Active Ageing2nd Apr 2019
Forget the old age homes of the past. Today’s mature lifestyle estates offer residents an active retirement with customised healthcare options.
Today’s retirement estates are very far removed from the ‘old age homes’ of the past. In modern retirement villages and estates, residents have access to a wide variety of services and a broad range of lifestyle and healthcare options – from a luxurious home or a cosy cottage to hands-on care from qualified nurses. Whether you’re in the market for a post-retirement place for yourself, or for your parents, here’s a look at the types of options you’ll find.
Mature lifestyle estates or villages are designed to provide ease of access as well as a healthy lifestyle. They’re often located in good climates, surrounded by natural beauty (think beaches, forests, etc.) and in close proximity to transport routes, shopping centres and leisure facilities. The new Quadrant Gardens (quadrantgardens.co.za) in Cape Town’s Claremont is a fine example of this, situated next to Kingsbury Hospital and down the road from Cavendish Square. Mount Edgecombe Retirement Village (merv.co.za) is another: located within KwaZulu-Natal’s lush Kindlewood Estate, it’s close to Cornubia Mall, Gateway Theatre of Shopping and the lovely uMhlanga beaches. It’s also close to uMhlanga Hospital, and – crucially – it has its own care centre. Many mature lifestyle villages offer this sweet spot of estate living, combined with healthcare facilities that are either very nearby, or on site and on call. The thinking here is that you don’t have to travel for your healthcare; instead your healthcare comes to you.
Daily care at home
Much as you might try to live an ‘active ageing’ lifestyle, your health might reach a point where you need closer and more regular care. Cottage residents at Deansgate Retirement Village (deansgate.co.za) in Craighall Park, Johannesburg, are visited every weekday by a fully qualified nursing sister, and once a week by a doctor. This is typical of a mature lifestyle village that facilitates the shift from independence to mid-care or assisted living. The Somerset, a resort-style village in Somerset West near Cape Town, offers Call4Care home care, which lets residents activate two-way communication with a caregiver simply by pushing a red button in their home. The Call4Care system operates with ER24, which means it’s able to provide around-the-clock ER24 medical emergency service if needed – and Mediclinic Vergelegen is located barely a kilometre away.
Frail care … but only after active ageing
Many retirement estates are now moving away from frail care centres to home-based nursing, recognising the changing needs of today’s active and independent retirees. Modern medical care means that (generally speaking, and provided they’ve taken care of themselves) today’s 80-year-olds are stronger, fitter and healthier than the octogenarians of generations past. So while a retirement village like Eastlands Mature Lifestyle Estate in Benoni North, for example, does have a 16-bed frail care centre that provides 24-hour frail care, its emphasis is on encouraging active ageing. The estate’s management understands how today’s over-50s are growing old, and as a result have prioritised physical activity at the village’s lifestyle centre for long-term health and wellness.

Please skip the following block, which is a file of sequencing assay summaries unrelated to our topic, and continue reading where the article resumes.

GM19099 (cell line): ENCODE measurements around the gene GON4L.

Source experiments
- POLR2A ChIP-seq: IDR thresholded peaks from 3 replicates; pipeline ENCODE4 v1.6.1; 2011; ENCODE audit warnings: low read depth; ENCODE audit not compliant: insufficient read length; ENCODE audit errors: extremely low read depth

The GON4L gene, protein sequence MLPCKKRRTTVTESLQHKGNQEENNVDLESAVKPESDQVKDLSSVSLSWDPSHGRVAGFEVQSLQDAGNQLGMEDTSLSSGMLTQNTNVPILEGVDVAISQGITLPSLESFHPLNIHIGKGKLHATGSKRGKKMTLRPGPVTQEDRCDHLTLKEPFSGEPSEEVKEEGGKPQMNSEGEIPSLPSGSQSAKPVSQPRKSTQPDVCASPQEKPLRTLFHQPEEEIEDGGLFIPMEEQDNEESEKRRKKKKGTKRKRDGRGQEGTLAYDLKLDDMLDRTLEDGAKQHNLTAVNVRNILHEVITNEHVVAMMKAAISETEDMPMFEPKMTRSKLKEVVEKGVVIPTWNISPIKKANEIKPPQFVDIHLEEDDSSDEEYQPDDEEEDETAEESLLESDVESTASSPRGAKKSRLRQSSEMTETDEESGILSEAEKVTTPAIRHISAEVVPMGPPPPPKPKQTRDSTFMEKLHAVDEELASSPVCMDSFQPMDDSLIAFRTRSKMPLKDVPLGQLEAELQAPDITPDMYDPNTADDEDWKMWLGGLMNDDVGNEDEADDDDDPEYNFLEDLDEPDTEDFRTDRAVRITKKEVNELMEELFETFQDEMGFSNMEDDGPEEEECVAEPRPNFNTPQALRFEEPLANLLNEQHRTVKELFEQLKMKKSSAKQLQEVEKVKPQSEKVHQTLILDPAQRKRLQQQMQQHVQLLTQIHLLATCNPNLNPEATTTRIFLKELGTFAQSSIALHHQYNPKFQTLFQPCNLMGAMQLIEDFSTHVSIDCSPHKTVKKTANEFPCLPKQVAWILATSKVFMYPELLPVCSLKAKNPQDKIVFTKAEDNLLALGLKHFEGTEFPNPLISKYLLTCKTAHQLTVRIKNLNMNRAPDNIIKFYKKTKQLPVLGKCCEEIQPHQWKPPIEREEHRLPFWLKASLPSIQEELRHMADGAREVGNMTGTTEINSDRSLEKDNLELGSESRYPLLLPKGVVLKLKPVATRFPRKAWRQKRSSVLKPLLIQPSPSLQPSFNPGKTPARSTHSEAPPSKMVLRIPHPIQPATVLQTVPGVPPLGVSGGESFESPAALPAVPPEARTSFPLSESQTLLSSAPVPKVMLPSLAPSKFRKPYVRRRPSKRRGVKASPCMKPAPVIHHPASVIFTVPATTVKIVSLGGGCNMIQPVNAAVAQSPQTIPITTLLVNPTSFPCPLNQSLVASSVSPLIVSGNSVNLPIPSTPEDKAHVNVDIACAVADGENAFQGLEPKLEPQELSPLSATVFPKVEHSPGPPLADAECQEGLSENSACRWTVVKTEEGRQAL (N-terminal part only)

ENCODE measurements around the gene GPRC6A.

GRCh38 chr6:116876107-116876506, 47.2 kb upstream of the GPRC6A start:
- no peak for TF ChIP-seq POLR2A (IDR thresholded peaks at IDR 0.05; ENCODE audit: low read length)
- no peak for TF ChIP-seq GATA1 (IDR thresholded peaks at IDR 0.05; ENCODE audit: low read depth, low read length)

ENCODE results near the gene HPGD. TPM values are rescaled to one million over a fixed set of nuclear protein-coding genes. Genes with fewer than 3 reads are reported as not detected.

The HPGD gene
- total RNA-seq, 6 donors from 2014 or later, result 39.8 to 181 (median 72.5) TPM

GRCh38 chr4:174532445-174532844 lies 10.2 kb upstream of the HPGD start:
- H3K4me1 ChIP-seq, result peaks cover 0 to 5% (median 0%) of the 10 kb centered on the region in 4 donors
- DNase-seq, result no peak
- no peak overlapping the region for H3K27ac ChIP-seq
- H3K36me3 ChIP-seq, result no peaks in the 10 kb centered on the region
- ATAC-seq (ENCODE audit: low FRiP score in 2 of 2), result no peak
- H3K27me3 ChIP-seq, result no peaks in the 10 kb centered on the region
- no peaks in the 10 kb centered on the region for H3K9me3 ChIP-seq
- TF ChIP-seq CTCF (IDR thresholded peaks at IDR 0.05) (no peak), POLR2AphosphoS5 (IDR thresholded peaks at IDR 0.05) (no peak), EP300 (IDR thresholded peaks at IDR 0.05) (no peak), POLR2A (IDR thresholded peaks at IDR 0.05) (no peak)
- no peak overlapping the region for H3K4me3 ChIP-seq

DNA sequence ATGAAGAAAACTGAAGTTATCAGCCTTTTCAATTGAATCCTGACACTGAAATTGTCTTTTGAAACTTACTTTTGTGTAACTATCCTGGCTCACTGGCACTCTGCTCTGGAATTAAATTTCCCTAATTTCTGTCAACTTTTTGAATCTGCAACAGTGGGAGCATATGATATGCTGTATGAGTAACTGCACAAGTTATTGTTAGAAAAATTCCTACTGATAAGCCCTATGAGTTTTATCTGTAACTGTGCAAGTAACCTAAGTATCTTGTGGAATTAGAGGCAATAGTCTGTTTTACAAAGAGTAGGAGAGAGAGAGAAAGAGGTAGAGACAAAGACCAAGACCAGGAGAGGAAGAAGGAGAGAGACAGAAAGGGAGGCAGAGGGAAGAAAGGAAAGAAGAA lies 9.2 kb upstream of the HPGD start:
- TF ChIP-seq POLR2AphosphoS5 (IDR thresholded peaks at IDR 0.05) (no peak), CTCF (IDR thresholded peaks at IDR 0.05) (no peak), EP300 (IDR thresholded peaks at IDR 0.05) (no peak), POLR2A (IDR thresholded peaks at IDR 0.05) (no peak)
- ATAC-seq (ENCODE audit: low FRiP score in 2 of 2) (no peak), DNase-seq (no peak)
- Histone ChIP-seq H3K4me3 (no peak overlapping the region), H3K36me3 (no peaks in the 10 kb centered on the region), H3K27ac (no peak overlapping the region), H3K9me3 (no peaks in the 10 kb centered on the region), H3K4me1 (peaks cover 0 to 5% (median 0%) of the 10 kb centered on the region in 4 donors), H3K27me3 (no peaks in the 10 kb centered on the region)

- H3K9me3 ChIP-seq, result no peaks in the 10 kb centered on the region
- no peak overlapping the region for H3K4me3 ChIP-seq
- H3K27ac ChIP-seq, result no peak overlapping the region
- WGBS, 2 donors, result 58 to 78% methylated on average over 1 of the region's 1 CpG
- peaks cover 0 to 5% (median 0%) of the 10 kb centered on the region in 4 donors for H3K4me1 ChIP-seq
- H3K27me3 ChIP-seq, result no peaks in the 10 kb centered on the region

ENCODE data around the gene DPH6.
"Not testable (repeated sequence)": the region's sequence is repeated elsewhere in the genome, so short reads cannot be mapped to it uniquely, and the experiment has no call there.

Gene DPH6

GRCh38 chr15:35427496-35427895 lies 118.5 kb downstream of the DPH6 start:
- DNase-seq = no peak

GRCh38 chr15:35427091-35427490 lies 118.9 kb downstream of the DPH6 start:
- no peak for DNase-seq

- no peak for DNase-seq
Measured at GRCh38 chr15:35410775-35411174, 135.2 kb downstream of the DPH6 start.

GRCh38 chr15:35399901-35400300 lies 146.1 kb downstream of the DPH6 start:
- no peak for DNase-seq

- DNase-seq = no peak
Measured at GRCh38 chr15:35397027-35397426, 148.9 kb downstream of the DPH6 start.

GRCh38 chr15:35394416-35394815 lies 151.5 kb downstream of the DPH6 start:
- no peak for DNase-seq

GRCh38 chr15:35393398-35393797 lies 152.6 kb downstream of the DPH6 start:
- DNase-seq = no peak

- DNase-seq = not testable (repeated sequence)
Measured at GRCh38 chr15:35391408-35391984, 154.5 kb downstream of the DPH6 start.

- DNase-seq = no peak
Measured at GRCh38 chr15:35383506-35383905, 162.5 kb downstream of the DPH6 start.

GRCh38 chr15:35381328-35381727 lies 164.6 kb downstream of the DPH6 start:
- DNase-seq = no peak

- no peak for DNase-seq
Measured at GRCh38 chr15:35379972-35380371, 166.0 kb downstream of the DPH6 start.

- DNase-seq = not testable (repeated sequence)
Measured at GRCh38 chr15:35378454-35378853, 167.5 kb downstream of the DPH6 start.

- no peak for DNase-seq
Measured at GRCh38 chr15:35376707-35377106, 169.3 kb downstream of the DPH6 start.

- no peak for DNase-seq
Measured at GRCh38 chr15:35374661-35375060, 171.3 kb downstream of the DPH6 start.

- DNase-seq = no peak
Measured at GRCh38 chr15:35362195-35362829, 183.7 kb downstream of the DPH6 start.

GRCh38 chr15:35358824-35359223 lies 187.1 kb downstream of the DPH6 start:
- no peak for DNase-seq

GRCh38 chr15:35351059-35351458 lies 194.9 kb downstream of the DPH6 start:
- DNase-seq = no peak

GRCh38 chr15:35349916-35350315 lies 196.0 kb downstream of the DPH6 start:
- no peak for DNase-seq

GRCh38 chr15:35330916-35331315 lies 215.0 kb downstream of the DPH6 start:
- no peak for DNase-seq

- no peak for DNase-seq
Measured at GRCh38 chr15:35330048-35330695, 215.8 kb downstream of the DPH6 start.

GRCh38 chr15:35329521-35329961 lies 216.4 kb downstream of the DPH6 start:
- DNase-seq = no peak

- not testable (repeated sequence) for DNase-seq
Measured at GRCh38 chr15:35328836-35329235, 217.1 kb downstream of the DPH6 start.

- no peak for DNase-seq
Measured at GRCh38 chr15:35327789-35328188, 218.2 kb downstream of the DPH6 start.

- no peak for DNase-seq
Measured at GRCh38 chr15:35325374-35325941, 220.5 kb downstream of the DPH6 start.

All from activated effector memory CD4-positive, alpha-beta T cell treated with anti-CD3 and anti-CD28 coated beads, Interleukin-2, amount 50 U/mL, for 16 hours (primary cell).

Loneliness is a killer. That was one of the key insights gleaned from a landmark 2010 Harvard study, which found that people who kept warm relationships lived longer and happier lives – with study author Professor Robert Waldinger saying: ‘Loneliness is as powerful as smoking or alcoholism.’ Guided by that thinking, more and more retirement estates are realising how important it is for residents to have a healthy, active social life – and how important it is to keep busy! Evergreen Lifestyle (evergreenlifestyle.co.za) has a nationwide portfolio of villages, each of which has a state-of-the-art lifestyle centre. With their open-plan lounges, libraries, games rooms and so on, these centres provide a central hub for community gatherings – and for the various clubs, societies and hobby groups that meet more regularly.
Extra focus on emotional wellness
Groenkloof Glen Retirement Village (groenkloof.net) has access to the communal facilities of Groenkloof George Retirement Village, which include designated areas for pottery and home industries. Here, residents can stay busy and productive, which gives them a sense of purpose and usefulness. That’s important for people at any age – and it’s absolutely vital to the elderly. Groenkloof offers retirement communities across the Garden Route, from George to Great Brak River, all of which follow a holistic care approach that considers the residents’ overall wellbeing – including physical, spiritual and emotional health. A care manager is appointed to provide emotional counselling and guidance for residents and their families as retirement turns (as it inevitably does) to old age.
Specialised care for dementia
Some retirement villages or estates – like Randjes Estate (randjesestate.co.za) in Johannesburg’s Highlands North – are able to offer Memory Care to residents with dementia or Alzheimer’s. Others do, but only to a point. Groenkloof, while being a member of Alzheimer’s South Africa and while offering high-care facilities for residents with dementia, is one of many estates that cannot support residents living with advanced Alzheimer’s. Instead they assist those residents in being transferred to highly specialised villages, like Jura Care Village (juracare.co.za) in George. The more research is done into neurodegenerative diseases like dementia, the more researchers realise how much modern science does not know about them. Increasingly, mature living estates are accepting their limitations in this regard, and are leaving this niche care to the specialists.